Monday, January 02, 2006

Other Items

A Pentagon contractor that paid Iraqi newspapers to print positive articles written by American soldiers has also been compensating Sunni religious scholars in Iraq in return for assistance with its propaganda work, according to current and former employees.
The Lincoln Group, a Washington-based public relations company, was told early in 2005 by the Pentagon to identify religious leaders who could help produce messages that would persuade Sunnis in violence-ridden Anbar Province to participate in national elections and reject the insurgency, according to a former employee.
Since then, the company has retained three or four Sunni religious scholars to offer advice and write reports for military commanders on the content of propaganda campaigns, the former employee said. But documents and Lincoln executives say the company's ties to religious leaders and dozens of other prominent Iraqis is aimed also at enabling it to exercise influence in Iraqi communities on behalf of clients, including the military.

The above is from David S. Cloud and Jeff Gerth's "Muslim Scholars Were Paid to Aid U.S. Propaganda" in this morning New York Times and was noted by Brenda in an e-mail this morning.

Eli notes John M. Broder's "States Take Lead in Push to Raise Minimum Wages:"

Despite Congressional refusal for almost a decade to raise the federal minimum wage, nearly half of the civilian labor force lives in states where the pay is higher than the rate set by the federal government.
Seventeen states and the District of Columbia have acted on their own to set minimum wages that exceed the $5.15 an hour rate set by the federal government, and this year lawmakers in dozens of the remaining states will debate raising the minimum wage. Some states that already have a higher minimum wage than the federal rate will be debating further increases and adjustments for inflation.
The last time the federal minimum wage was raised was in 1997 - when it was increased from $4.75 an hour. Since then, efforts in Congress to increase the amount have been stymied largely by Republican lawmakers and business groups who argued that a higher minimum wage would drive away jobs.

Zach notes Anthony Fenton & Dennis Bernstein's "Denial in Haiti" (Consortium News):

The following story was first published by Flashpoints! and is also available at
A by-lined freelancer for the Associated Press, who is also a stringer for the New York Times in Haiti, is moonlighting as a consultant for the US Government funded National Endowment for Democracy, according to an official at the NED, and several of the agency's grantees.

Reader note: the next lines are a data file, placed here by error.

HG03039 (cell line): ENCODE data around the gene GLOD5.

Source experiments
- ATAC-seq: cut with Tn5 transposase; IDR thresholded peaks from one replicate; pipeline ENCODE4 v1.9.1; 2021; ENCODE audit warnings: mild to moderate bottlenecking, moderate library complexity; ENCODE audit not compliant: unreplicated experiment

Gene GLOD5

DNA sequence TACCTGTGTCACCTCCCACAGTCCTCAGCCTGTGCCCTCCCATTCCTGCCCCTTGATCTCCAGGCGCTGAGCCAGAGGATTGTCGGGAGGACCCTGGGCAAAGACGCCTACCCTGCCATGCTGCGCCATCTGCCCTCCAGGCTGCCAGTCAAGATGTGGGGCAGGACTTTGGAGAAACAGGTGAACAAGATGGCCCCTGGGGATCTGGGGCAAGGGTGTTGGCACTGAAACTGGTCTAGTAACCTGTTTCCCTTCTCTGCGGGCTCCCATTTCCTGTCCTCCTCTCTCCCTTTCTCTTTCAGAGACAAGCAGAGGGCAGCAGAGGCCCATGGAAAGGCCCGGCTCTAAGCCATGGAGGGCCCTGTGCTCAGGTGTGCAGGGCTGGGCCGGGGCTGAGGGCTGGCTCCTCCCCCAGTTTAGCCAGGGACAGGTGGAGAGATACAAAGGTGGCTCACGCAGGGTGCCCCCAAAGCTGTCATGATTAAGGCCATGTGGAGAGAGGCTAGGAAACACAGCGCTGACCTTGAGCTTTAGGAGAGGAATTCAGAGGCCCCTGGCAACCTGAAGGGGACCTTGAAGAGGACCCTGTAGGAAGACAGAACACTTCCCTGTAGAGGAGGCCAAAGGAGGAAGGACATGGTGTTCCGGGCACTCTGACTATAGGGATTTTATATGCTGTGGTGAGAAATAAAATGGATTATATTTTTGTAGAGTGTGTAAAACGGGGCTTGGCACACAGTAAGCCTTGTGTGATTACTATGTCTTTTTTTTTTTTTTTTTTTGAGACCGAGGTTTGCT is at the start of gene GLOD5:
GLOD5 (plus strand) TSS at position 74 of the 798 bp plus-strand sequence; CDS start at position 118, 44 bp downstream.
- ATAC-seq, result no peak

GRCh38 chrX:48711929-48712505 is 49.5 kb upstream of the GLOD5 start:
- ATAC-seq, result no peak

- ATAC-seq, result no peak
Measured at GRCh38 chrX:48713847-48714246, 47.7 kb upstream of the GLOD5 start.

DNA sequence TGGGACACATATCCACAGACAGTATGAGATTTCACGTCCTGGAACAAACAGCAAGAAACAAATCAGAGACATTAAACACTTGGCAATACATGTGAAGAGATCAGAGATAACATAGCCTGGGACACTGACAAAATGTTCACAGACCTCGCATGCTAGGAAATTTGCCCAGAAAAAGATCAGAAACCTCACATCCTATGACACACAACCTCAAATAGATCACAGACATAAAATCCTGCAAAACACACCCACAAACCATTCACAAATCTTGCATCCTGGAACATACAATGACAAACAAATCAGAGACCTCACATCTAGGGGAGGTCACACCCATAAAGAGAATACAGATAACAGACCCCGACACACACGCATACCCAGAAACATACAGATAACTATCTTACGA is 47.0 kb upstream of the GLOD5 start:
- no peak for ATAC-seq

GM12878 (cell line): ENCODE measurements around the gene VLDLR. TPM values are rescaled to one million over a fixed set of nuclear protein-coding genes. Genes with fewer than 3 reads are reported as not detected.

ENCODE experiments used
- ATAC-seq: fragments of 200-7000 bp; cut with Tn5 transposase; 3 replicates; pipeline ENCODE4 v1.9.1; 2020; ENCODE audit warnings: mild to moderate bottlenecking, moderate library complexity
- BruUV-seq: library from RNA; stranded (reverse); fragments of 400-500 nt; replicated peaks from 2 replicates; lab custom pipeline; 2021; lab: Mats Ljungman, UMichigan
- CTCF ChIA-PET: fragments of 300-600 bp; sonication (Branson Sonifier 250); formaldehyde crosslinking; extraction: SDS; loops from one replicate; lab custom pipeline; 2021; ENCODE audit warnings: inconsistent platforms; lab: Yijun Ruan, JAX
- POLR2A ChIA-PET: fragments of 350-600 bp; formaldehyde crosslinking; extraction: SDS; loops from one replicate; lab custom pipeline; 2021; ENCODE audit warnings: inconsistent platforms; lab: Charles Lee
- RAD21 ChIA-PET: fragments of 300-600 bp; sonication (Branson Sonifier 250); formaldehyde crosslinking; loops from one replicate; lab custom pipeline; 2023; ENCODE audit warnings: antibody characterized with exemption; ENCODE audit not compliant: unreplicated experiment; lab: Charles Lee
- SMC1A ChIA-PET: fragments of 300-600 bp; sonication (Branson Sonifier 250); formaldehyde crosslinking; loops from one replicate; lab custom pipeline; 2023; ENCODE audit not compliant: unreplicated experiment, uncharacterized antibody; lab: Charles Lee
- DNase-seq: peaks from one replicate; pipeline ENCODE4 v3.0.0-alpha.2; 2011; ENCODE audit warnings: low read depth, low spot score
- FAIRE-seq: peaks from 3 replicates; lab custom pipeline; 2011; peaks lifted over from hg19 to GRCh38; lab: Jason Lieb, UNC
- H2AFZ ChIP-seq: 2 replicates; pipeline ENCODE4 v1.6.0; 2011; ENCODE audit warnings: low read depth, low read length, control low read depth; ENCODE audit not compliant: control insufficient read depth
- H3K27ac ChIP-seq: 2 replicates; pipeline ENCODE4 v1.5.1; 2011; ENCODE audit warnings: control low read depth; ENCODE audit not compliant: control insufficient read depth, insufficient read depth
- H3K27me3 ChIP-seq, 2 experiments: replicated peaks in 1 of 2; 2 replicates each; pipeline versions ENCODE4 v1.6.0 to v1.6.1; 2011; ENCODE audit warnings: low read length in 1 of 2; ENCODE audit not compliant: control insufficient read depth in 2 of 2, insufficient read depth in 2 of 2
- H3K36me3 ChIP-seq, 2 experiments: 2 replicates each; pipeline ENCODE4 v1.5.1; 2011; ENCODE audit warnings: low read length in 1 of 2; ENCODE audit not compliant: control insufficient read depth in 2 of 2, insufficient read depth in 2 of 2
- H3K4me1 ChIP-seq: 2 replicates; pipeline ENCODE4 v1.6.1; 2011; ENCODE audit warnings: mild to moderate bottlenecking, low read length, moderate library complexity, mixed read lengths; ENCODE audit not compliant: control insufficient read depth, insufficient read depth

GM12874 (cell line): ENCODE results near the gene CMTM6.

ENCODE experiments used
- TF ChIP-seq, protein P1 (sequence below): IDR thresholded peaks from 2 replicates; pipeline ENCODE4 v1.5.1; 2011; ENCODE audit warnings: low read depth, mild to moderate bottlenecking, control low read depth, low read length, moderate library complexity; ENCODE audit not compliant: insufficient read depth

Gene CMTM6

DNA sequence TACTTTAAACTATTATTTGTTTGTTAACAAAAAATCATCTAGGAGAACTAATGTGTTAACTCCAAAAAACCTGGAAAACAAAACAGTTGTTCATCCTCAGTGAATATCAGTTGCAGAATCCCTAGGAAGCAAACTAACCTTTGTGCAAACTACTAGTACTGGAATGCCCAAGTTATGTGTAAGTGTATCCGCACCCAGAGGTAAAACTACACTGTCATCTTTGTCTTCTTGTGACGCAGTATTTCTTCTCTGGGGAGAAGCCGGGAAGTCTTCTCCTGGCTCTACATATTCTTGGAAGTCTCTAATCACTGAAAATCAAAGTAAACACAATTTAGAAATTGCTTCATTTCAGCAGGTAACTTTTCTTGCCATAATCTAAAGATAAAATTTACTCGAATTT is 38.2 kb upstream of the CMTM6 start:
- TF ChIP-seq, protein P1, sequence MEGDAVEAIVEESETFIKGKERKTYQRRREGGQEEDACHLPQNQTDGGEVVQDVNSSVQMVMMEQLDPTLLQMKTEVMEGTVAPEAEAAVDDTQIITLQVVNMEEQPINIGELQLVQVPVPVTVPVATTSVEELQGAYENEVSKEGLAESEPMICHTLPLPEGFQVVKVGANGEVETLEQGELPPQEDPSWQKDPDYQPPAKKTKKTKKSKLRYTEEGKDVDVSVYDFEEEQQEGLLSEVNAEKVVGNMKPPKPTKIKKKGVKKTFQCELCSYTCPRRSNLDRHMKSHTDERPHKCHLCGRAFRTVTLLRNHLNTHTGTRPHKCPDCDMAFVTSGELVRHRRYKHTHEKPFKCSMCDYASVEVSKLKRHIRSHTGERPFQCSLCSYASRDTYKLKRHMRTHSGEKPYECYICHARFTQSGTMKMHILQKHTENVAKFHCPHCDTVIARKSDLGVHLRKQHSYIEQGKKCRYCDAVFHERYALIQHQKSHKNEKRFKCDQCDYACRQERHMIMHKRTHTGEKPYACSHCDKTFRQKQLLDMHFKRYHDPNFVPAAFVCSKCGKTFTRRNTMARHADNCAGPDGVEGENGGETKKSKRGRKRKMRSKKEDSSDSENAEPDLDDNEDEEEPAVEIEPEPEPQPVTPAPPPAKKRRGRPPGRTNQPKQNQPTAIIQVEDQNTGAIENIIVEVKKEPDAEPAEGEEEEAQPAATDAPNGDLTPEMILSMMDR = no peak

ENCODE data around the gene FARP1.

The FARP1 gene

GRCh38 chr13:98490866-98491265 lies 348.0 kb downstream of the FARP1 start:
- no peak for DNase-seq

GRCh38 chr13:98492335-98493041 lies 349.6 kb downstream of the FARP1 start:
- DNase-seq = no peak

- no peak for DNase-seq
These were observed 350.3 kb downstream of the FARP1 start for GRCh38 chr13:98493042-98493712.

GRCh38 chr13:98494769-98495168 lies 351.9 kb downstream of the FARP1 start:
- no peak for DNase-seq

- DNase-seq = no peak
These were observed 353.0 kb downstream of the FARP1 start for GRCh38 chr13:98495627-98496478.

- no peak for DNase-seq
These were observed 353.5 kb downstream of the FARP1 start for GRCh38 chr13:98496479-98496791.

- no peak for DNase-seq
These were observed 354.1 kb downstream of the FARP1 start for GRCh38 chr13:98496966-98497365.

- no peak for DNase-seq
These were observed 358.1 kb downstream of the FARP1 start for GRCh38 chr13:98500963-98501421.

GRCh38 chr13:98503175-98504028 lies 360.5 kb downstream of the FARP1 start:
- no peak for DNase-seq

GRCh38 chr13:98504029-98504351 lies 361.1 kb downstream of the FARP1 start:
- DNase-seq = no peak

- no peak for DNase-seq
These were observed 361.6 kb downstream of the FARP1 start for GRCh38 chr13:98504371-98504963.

NED is funded annually by grants from the US Congress and State Department, with a 2006 global budget of $80 million, an increase of $20 million from 2005. For years the group has played a controversial role-with lopsided funding of elections in foreign countries-in promoting pro-US candidates and policies friendly to US interests. Most recently, the NED has been accused of attempting to destabilize the Venezuelan government.
Regine Alexandre, whose name appears as an AP by-line at least a dozen times starting in May of 2004, and appears as a contributor to two NY Times stories, is a part of an NED "experiment" to place a representative on the ground in countries where the NED has funded groups.
"This is almost like an experiment for us," said Fabiola Cordova, a Haiti program officer with the NED in Washington D.C. on December 6th. "The NED usually doesn't have a field presence and most of the work from our side takes place here in D.C. Then once the grants are approved it's really very much on the grantees' leadership and initiative to 'implement their programs.'"
Cordova said the NED tries to monitor the programs from DC and to provide some financial oversight, but "a lot of the organizations in Haiti really need a lot of hand-holding, so we hired this person to be part-time NED staff on the ground, and she's helped us, well, both identify new grantees and to respond to any specific questions they're going to have on the ground."
Cordova said the relationship between NED and Alexandre has worked out well. "I think it has been very helpful, and over time as they get more used to having her there, they will use her more effectively too. It works out well for us," said the NED program officer, "because we don't need a full time person. Like I said, it's an experiment, NED has never had like a field presence like this before, but we really wanted to expand our Haiti program so we thought it was really necessary to do this."

Remember that Democracy Now! airs part two of their look back at 2005 today. Listen, watch or read. And our year-in-review? Lori e-mailed this morning to ask if I had slept through Sunday as a result of the all nighter? No. I've been working for ten hours now on the year-in-review that will go up here. When? I wish it were done already myself. We'll have that today, Kat's look and Ruth's look at 2005 as well. They'll go up when I get the year-in-review done done (at which point, I'll go to sleep.) (Kat and Ruth's entries are done, I just have to copy and paste them from the e-mails.) And the first entry is still publishing (for the first time) on the other screen. After twenty minutes. Ugh. We'll get something up within an hour. If it's the year-in-review, great. If not, it'll be Ruth or Kat (or both). But I am going to have to crash soon. (And didn't realize this was an all nighter until I started going through the e-mails. I told Elaine last night I figured that in three hours tops, the whole thing would be done and up.)

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